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On Wednesday, I was one of the guest speakers at a conference aimed at addressing corruption issues in sport. At the start of proceedings, we joked that Australia getting bowled out for 65 could have been ammunition for anyone with a conspiracy theory; yet it's just one of those things that happen in sport. Sometimes, strange things can happen and there need not be anything sinister about it. It doesn't matter which country is involved.
An Indian colleague from Mumbai teased me about whether there would be any bleating about this pitch turning too much and we all enjoyed a good laugh about the fact that it was the seamers who did the damage this time. No excuses except that it was a practice match and perhaps not too much could be read into it except a slight dent to the confidence perhaps. George Bailey's refreshingly honest post-match assessment put it into perspective without making excuses. There's a lot to like about his leadership - I suspect we'll get used to it if Michael Clarke's back is as bad as it appears. I don't expect to see much of Clarke during the Champions Trophy or the Ashes.
Speaking of Ashes selections, it is fascinating to watch politicians dog-whistling about issues around refugees and promises to "turn the boats back", in reference to the so-called influx of boats carrying refugees. The front pages of the newspapers are full of predictable interviews about threats to national security. It's an easy tune to play with an election looming; the contentious issue of border protection and offshore immigration centres will prove too tempting for politicians looking for easy votes by insisting that we make refugees wait years before their refugee status is assessed. Yet the speed with which Fawad Ahmed's citizenship has been rushed through parliament might be conveniently forgotten by those very same politicians if he plays a key role in winning the Ashes. Clearly we have a soft spot for refugees if they can give the ball a rip!
The conference itself offered a fascinating insight into the various cutting-edge programmes and research on corruption issues in sport. Governance was certainly an area of concern that was discussed. At the time, we were blissfully ignorant of Tim May's resignation from FICA, but that will spark another fresh debate I'm sure. Even allowing for May's critics, only a fool would blindly ignore the broader allegations that he levels at governance structures. I've known him for close on 13 years now and I marvel at how he predicted many of the corruption issues that we are now facing. In fact, if my memory serves me correctly, he shared a room with Shane Warne in Sri Lanka when Warne was first "seduced" by a bookmaker and May was one of the first cricketers who explained the notion of "grooming" to me. This was long before the practice has now been recognised as a legitimate corruption issue.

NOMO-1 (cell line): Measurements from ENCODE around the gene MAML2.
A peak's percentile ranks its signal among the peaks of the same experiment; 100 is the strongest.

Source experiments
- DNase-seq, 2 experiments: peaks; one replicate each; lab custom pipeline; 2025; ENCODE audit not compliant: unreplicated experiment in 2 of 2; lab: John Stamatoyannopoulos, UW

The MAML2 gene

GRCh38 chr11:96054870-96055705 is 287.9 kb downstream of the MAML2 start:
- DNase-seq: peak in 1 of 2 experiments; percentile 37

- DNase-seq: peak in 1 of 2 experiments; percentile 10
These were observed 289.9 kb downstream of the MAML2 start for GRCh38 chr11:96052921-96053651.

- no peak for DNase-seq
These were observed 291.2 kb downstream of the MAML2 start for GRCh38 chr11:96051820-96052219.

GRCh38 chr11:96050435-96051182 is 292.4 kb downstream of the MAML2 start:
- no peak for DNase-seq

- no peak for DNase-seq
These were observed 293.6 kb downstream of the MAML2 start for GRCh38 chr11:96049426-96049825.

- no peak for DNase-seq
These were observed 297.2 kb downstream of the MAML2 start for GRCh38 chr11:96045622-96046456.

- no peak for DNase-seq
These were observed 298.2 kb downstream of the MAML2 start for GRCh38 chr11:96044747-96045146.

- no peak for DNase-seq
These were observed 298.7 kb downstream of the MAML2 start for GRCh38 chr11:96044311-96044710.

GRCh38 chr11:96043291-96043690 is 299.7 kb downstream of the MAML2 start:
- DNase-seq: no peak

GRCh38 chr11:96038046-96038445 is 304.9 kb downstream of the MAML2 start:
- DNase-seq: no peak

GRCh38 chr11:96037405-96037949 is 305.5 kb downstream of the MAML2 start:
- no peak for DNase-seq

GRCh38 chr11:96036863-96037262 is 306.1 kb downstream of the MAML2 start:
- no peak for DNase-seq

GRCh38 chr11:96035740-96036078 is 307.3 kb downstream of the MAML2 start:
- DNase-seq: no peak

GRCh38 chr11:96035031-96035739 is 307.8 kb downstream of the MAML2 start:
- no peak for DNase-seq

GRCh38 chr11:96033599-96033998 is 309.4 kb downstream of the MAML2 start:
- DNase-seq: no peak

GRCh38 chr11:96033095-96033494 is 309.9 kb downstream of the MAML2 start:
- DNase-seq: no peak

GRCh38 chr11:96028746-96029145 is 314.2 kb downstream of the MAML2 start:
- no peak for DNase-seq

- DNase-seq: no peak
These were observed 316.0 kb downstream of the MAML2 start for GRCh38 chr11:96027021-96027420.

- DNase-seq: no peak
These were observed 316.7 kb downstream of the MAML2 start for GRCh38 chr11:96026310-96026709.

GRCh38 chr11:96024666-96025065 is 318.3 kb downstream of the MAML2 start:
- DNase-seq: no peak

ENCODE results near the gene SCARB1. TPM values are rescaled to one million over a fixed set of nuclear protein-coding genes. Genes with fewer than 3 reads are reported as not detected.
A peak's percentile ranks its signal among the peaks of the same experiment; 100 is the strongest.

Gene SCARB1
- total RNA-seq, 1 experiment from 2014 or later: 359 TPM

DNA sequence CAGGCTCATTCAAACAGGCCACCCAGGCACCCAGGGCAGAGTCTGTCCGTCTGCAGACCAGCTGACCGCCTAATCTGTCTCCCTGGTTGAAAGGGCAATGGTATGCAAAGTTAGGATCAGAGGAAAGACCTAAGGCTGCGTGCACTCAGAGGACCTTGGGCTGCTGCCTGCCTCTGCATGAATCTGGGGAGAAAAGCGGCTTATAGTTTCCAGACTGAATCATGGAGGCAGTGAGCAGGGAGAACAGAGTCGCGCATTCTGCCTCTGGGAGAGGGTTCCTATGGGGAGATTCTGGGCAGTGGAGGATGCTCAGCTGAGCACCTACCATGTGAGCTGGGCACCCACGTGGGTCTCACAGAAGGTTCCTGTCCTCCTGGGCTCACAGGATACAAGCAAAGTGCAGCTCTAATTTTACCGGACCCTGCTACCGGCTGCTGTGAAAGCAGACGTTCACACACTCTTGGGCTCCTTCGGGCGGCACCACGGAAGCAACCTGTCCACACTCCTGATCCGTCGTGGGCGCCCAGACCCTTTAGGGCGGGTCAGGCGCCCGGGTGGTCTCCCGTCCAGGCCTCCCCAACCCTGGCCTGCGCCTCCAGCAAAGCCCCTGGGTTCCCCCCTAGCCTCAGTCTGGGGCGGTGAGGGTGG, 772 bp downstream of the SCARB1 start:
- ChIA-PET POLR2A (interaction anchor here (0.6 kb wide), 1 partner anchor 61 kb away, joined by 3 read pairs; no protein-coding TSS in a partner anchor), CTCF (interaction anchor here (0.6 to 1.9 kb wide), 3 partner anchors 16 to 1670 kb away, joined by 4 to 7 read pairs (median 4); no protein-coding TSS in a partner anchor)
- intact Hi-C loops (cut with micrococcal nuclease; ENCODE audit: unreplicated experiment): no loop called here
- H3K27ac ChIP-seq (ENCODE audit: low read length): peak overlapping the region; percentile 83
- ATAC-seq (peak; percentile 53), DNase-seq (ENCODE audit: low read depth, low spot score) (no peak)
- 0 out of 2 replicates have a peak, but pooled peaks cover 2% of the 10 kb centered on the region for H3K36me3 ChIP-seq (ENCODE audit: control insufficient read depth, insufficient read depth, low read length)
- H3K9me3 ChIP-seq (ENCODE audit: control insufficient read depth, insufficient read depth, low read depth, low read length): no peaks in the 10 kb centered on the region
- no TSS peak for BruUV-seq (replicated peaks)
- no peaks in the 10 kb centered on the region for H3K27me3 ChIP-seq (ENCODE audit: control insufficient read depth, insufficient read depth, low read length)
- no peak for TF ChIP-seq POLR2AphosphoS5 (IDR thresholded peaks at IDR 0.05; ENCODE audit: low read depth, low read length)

Central to the discussion was the issue of prevention and the role that education can play in framing a culture of ethical behaviour that goes way beyond match-fixing and performance-enhancing drugs.
As part of the work I do with sporting codes around Australia, I stressed the importance of creating a sporting culture that fostered young athletes who bought into values like empathy, compassion, fair play and basic decency before we could realistically expect any significant improvements with regard to the more insidious betting/drugs issues that ultimately play out at the end of the line. If winning is all that matters and there are no hostages taken along the way when it comes to basic morality, it was the considered consensus of all the respected, world-class criminologists and law-enforcement specialists in the room that it would be nigh on impossible to prevent match-fixing. A young man who grows up in an environment devoid of ethics other than the law of the jungle will find it very difficult to refuse temptations on just one issue alone. Why would match-fixing present an ethical dilemma to someone whose moral compass is skewed or non-existent? It would then necessarily become a detection-and-punishment exercise, a far more expensive and less effective way of addressing this vexing issue, one that has ties to the criminal underworld.